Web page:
Prince Harry believes he was forced to leave the UK and that he and his family can never feel safe during visits home without adequate security, a court was told Thursday.

The youngest son of King Charles III quit the British royal family with his wife Meghan in early 2020, and moved to North America, eventually settling in California.

He has brought a case against the British government at the High Court in London after his UK taxpayer-funded protection was removed.

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A hearing has been taking place since Tuesday, with only the opening and closing session open to the media and public for security reasons.

On Thursday, his lawyer Shaheed Fatima said Harry did not accept that he chose to stop being a “full-time working member of the royal family”.

Fatima read his written statement to the court, which said: “It was with great sadness for both of us that my wife and I felt forced to step back from this role and leave the country in 2020.

“The UK is my home. The UK is central to the heritage of my children and a place I want them to feel at home as much as where they live at the moment in the US.

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“That cannot happen if it’s not possible to keep them safe when they are on UK soil.

“I cannot put my wife in danger like that and, given my experiences in life, I am reluctant to unnecessarily put myself in harm’s way too.”

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– Singled out? –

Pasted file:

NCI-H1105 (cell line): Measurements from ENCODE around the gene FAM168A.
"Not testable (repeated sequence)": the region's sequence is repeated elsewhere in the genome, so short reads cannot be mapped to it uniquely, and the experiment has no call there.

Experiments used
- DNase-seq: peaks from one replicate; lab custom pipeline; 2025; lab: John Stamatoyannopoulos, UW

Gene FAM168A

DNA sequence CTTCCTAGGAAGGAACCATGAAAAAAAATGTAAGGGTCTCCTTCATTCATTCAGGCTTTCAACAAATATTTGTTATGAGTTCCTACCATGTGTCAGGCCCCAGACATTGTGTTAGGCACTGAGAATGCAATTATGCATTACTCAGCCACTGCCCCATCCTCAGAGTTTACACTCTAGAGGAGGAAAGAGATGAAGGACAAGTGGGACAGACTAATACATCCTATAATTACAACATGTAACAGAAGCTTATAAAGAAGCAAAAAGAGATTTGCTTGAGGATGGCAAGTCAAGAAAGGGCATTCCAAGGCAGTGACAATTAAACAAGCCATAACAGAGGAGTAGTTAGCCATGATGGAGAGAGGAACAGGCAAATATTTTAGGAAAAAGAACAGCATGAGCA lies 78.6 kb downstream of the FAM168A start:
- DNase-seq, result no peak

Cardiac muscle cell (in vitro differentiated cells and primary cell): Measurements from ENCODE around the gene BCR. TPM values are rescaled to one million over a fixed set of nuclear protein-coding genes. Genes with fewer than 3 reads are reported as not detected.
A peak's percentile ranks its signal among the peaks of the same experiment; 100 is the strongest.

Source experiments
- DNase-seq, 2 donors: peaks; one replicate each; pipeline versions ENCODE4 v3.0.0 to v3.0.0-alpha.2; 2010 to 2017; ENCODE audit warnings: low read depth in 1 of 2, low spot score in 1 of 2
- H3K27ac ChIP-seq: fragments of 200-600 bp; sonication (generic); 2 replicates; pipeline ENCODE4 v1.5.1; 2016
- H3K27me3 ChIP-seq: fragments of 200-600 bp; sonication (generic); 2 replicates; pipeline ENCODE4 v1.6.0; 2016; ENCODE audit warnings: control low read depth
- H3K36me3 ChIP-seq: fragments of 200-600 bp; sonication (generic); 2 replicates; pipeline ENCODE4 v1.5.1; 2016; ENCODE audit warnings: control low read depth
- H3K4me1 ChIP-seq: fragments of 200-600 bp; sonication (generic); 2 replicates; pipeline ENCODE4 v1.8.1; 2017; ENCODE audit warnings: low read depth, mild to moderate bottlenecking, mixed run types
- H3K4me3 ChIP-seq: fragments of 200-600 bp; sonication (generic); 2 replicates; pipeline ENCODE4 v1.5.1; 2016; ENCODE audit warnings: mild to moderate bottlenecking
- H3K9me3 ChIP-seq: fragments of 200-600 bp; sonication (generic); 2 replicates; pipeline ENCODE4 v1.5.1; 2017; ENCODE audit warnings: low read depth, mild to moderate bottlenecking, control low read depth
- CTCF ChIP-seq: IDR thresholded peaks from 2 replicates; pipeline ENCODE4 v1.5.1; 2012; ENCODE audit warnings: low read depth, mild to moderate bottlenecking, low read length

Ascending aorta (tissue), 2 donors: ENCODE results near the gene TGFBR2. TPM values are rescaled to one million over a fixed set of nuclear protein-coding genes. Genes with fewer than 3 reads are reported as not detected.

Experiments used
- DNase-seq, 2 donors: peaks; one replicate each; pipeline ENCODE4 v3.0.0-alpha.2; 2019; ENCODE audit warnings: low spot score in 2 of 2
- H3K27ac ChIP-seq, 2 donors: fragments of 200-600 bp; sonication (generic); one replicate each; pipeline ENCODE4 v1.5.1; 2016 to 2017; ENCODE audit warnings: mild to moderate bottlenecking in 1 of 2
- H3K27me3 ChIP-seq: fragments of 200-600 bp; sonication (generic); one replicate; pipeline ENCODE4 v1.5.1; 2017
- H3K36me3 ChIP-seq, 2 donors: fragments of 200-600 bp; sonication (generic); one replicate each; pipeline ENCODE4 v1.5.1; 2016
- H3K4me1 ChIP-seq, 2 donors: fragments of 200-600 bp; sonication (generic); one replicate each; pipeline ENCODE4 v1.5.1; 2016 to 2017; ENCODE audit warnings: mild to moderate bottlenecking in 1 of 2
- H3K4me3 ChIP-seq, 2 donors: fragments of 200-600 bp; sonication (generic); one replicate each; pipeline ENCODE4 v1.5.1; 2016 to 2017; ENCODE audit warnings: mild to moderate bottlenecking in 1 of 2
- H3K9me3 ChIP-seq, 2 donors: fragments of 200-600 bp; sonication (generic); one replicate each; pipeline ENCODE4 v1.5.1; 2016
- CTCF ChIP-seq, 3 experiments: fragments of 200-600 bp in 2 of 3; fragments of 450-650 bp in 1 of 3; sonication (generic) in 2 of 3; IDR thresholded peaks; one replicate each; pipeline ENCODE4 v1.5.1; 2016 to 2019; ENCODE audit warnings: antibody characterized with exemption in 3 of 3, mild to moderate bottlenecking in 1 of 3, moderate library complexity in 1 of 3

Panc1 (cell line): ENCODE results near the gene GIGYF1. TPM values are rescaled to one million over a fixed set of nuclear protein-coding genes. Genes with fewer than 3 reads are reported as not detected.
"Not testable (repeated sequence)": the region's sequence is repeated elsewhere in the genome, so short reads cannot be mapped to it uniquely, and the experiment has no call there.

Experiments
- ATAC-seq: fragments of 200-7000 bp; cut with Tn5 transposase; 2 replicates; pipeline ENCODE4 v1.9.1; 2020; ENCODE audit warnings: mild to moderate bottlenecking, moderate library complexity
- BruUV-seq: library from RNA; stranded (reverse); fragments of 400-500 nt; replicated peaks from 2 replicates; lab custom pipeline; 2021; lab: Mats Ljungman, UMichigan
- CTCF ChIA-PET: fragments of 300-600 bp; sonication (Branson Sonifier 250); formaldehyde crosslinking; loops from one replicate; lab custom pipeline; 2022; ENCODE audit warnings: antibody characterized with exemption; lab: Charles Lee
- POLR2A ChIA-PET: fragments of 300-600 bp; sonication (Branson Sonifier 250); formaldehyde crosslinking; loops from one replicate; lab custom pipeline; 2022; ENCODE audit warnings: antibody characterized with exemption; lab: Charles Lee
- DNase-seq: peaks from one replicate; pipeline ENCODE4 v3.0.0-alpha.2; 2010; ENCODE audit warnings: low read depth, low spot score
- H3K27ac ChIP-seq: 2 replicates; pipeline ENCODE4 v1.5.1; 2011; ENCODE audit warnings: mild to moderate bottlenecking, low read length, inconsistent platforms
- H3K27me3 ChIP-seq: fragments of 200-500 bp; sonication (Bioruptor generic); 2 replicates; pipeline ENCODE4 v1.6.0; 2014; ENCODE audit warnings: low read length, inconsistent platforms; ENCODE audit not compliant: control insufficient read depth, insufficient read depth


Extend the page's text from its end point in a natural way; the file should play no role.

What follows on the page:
Harry’s lawyers have argued that the decision to change his security arrangements as a result of his departure was “unlawful and unfair” given his royal status and his mother Princess Diana’s death.

She was killed in a high-speed car crash in Paris in 1997 as she tried to escape paparazzi photographers.

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But lawyers for the government reject that he was “singled out” and treated “less favourably” or that a proper risk analysis was not carried out.

James Eadie, for the interior ministry, told the court that it was decided Harry would not be provided the same level as protection as before because he had left the royal family and mostly lived abroad.

A judgment in the case — one of five involving Harry at the High Court — will be given at a later date.

In May, he lost a bid for a legal review of a government decision refusing him permission to pay for specialist UK police protection himself.

The interior ministry argued then that it was “not appropriate” for wealthy people to “buy” protective security when it had decided that it was not in the public interest for such taxpayer-funded protection.

London’s Metropolitan Police also opposed Harry’s offer on the grounds that it would be wrong to “place officers in harm’s way upon payment of a fee by a private individual”.